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As the price of Bitcoin rose higher and higher, Bitcoin mining had the potential for great profits. As Bitcoin has fallen it has taken a lot of mining profits with it. The fact of the matter is that it costs money to mine Bitcoin and the business has always had to balance costs versus profit potential. At this point in the story of the first and still-biggest cryptocurrency, knowing Bitcoin mining overhead is useful for projecting the next Bitcoin price plateau and the coming wave of Bitcoin miner bankruptcies.
According to Decrypt, the JPMorgan investment bank estimates production costs for one Bitcoin at $13,000 in July 2022 which is down significantly from $14,000 at the start of June 2022. The estimate starts with how much it takes to run the machines that mine Bitcoin for a single day. Electric costs are the most expensive part of mining followed by equipment costs. Many Bitcoin mining operations are highly leveraged so for these companies debt service is a major part of the equation as well. The most profitable Bitcoin mining operations are those whose electric rates are low and whose machines are the newest and most efficient.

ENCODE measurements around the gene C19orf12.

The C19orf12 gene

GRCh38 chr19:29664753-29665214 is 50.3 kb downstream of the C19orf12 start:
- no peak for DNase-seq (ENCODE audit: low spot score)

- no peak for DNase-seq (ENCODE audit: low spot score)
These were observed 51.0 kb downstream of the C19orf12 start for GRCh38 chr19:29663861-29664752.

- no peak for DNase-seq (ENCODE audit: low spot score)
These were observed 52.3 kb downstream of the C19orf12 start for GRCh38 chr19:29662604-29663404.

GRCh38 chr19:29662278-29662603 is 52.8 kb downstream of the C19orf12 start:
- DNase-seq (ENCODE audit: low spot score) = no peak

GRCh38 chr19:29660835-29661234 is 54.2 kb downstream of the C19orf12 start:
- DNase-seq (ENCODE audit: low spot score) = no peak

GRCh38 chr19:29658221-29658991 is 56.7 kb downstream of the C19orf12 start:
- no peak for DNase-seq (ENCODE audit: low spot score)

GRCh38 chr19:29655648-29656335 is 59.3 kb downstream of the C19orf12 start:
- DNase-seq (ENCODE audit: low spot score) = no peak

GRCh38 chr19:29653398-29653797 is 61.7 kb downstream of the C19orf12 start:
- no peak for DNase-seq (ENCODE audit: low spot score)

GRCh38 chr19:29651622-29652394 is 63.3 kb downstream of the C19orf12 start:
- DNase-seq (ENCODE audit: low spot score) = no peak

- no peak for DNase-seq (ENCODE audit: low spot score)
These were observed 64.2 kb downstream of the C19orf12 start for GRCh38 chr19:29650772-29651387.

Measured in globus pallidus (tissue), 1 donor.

JPMorgan suggests that a plausible bottom price for Bitcoin maybe $13,000 based on that being the current best price for mining. However, Bloomberg writes that the cost of mining a Bitcoin could be as low as $8,000 for the largest and most efficient operations. Smaller companies with older equipment, high overhead costs, and high cost of debt service are likely seeing it cost them closer to $20,000 per Bitcoin.
We have brought up this issue in previous articles about the value of Bitcoin and other cryptocurrencies being tied to their practical uses in the worlds of non-fungible tokens, the metaverse, and decentralized finance. Adding the cost of producing each Bitcoin to the list would seem to make sense as Bitcoin becomes less of a speculative asset and more of a tool for carrying out financial transactions as was its original purpose.
The war in Ukraine has had ramifications far beyond the battlefield. One of them has been the higher cost of energy. Bitcoin miners have set up operations in areas as different as Kazakhstan and Texas to get cheap electricity. Those operations with the funds or credit upgrade their processing equipment to further reduce energy costs. Other factors such as employee costs can be important as well which could help explain Kazakhstan as a choice versus anywhere in the USA. The rules of capitalism are coming to bear on the Bitcoin mining business due to the months-long price collapse. Only those with the most efficient operations, and the lowest debt burdens will continue to profit and not have to exhaust their stash of Bitcoin reserves while waiting and hoping for a Bitcoin price recovery.
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